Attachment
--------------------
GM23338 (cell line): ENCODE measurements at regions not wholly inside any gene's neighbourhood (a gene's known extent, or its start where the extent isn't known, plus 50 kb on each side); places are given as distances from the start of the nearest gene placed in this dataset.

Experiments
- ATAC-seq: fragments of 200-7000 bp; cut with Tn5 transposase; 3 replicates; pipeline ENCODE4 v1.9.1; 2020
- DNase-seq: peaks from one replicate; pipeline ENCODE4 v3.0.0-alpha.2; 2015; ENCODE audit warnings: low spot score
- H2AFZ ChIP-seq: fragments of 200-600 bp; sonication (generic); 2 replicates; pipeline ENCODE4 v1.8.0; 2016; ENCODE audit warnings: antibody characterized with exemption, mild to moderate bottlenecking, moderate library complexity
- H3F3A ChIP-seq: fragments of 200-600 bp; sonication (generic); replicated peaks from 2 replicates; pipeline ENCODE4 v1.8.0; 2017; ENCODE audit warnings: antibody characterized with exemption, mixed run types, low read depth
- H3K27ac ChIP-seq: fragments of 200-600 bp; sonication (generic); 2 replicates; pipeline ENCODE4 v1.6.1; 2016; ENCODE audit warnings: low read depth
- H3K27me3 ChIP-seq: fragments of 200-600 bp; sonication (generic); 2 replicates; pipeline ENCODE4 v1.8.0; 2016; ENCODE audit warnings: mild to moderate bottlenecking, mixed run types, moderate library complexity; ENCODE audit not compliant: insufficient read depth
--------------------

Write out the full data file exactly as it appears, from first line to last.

GM23338 (cell line): ENCODE measurements at regions not wholly inside any gene's neighbourhood (a gene's known extent, or its start where the extent isn't known, plus 50 kb on each side); places are given as distances from the start of the nearest gene placed in this dataset.

Experiments
- ATAC-seq: fragments of 200-7000 bp; cut with Tn5 transposase; 3 replicates; pipeline ENCODE4 v1.9.1; 2020
- DNase-seq: peaks from one replicate; pipeline ENCODE4 v3.0.0-alpha.2; 2015; ENCODE audit warnings: low spot score
- H2AFZ ChIP-seq: fragments of 200-600 bp; sonication (generic); 2 replicates; pipeline ENCODE4 v1.8.0; 2016; ENCODE audit warnings: antibody characterized with exemption, mild to moderate bottlenecking, moderate library complexity
- H3F3A ChIP-seq: fragments of 200-600 bp; sonication (generic); replicated peaks from 2 replicates; pipeline ENCODE4 v1.8.0; 2017; ENCODE audit warnings: antibody characterized with exemption, mixed run types, low read depth
- H3K27ac ChIP-seq: fragments of 200-600 bp; sonication (generic); 2 replicates; pipeline ENCODE4 v1.6.1; 2016; ENCODE audit warnings: low read depth
- H3K27me3 ChIP-seq: fragments of 200-600 bp; sonication (generic); 2 replicates; pipeline ENCODE4 v1.8.0; 2016; ENCODE audit warnings: mild to moderate bottlenecking, mixed run types, moderate library complexity; ENCODE audit not compliant: insufficient read depth